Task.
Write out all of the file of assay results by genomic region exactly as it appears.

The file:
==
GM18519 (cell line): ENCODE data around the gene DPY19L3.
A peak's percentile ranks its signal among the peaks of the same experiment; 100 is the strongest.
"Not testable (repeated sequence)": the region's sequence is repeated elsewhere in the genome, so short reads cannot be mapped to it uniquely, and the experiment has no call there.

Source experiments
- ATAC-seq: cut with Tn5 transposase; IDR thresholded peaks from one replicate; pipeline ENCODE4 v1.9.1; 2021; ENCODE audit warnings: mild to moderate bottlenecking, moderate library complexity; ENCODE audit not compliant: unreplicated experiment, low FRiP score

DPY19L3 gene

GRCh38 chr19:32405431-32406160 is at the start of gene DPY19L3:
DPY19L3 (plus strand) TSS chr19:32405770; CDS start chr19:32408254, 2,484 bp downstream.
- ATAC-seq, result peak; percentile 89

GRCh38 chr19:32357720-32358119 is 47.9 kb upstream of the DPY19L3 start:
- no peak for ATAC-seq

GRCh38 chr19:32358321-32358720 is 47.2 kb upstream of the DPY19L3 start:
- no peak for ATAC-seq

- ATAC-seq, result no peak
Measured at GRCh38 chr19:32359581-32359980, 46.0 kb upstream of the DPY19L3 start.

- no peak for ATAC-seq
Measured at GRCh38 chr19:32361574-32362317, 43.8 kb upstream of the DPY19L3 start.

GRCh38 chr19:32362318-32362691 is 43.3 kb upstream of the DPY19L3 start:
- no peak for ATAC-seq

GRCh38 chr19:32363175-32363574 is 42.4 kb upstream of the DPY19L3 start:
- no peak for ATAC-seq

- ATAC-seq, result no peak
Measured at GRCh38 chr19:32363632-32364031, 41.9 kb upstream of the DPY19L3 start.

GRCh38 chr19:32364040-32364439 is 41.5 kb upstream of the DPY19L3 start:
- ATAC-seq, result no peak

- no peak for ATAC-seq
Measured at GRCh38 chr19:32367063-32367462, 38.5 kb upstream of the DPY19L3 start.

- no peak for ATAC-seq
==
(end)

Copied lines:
GM18519 (cell line): ENCODE data around the gene DPY19L3.
A peak's percentile ranks its signal among the peaks of the same experiment; 100 is the strongest.
"Not testable (repeated sequence)": the region's sequence is repeated elsewhere in the genome, so short reads cannot be mapped to it uniquely, and the experiment has no call there.

Source experiments
- ATAC-seq: cut with Tn5 transposase; IDR thresholded peaks from one replicate; pipeline ENCODE4 v1.9.1; 2021; ENCODE audit warnings: mild to moderate bottlenecking, moderate library complexity; ENCODE audit not compliant: unreplicated experiment, low FRiP score

DPY19L3 gene

GRCh38 chr19:32405431-32406160 is at the start of gene DPY19L3:
DPY19L3 (plus strand) TSS chr19:32405770; CDS start chr19:32408254, 2,484 bp downstream.
- ATAC-seq, result peak; percentile 89

GRCh38 chr19:32357720-32358119 is 47.9 kb upstream of the DPY19L3 start:
- no peak for ATAC-seq

GRCh38 chr19:32358321-32358720 is 47.2 kb upstream of the DPY19L3 start:
- no peak for ATAC-seq

- ATAC-seq, result no peak
Measured at GRCh38 chr19:32359581-32359980, 46.0 kb upstream of the DPY19L3 start.

- no peak for ATAC-seq
Measured at GRCh38 chr19:32361574-32362317, 43.8 kb upstream of the DPY19L3 start.

GRCh38 chr19:32362318-32362691 is 43.3 kb upstream of the DPY19L3 start:
- no peak for ATAC-seq

GRCh38 chr19:32363175-32363574 is 42.4 kb upstream of the DPY19L3 start:
- no peak for ATAC-seq

- ATAC-seq, result no peak
Measured at GRCh38 chr19:32363632-32364031, 41.9 kb upstream of the DPY19L3 start.

GRCh38 chr19:32364040-32364439 is 41.5 kb upstream of the DPY19L3 start:
- ATAC-seq, result no peak

- no peak for ATAC-seq
Measured at GRCh38 chr19:32367063-32367462, 38.5 kb upstream of the DPY19L3 start.

- no peak for ATAC-seq